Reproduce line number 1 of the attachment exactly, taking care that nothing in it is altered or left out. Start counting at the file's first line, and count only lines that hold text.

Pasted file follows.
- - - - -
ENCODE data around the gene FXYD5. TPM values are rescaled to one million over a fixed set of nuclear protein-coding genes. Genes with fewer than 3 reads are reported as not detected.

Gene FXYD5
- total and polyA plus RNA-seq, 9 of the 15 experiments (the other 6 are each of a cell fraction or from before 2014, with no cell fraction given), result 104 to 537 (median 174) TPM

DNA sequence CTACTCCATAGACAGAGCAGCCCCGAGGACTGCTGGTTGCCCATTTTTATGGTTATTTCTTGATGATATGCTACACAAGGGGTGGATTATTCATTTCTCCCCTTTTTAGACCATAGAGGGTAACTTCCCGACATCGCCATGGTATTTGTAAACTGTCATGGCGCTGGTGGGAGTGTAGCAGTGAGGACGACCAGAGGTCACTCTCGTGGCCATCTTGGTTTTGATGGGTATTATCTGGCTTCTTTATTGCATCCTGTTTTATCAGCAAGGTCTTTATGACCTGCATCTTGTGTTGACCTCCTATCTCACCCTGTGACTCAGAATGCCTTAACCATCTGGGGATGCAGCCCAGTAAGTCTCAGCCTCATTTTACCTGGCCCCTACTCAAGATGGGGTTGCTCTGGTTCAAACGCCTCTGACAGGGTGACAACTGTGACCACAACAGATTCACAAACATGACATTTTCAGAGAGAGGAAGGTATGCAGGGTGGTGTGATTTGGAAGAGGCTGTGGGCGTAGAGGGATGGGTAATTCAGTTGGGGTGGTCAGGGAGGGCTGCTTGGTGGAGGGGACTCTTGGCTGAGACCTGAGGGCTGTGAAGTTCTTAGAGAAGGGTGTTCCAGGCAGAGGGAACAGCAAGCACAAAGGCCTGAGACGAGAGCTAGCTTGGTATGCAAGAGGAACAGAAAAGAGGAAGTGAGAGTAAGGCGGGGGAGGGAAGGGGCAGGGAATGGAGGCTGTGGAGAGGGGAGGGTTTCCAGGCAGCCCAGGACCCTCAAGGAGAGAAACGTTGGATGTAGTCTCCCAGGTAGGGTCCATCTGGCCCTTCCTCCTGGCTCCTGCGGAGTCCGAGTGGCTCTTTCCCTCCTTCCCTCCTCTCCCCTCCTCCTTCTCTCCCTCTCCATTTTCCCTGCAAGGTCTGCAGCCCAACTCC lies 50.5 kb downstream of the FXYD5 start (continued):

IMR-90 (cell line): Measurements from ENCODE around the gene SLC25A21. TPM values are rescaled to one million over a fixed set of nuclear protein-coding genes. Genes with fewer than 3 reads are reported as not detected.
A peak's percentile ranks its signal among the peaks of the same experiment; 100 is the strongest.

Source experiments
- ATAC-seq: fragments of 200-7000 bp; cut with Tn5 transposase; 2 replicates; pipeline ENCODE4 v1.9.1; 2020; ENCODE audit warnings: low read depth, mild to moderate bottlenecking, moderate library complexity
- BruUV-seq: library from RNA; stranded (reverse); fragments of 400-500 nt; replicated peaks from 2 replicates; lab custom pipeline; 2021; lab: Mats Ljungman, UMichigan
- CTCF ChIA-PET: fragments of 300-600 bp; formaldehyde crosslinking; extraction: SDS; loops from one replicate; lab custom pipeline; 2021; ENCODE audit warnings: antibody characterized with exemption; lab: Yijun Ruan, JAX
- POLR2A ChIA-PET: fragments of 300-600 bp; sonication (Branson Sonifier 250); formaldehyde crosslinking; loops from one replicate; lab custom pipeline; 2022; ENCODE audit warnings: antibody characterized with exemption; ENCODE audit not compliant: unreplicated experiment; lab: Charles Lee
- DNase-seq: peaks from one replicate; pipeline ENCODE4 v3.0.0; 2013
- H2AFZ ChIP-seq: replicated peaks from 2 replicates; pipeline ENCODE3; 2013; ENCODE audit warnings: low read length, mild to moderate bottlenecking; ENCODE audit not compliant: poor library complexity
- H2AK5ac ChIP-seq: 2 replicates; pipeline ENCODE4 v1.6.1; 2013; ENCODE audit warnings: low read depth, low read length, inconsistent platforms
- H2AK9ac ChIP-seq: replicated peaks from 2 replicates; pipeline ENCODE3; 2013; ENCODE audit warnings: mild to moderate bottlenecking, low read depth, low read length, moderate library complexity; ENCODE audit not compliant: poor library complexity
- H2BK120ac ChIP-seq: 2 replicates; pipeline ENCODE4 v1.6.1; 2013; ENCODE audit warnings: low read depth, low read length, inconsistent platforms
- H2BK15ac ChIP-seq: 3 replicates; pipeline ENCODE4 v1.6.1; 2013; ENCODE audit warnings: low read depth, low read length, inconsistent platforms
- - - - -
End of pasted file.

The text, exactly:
ENCODE data around the gene FXYD5. TPM values are rescaled to one million over a fixed set of nuclear protein-coding genes. Genes with fewer than 3 reads are reported as not detected.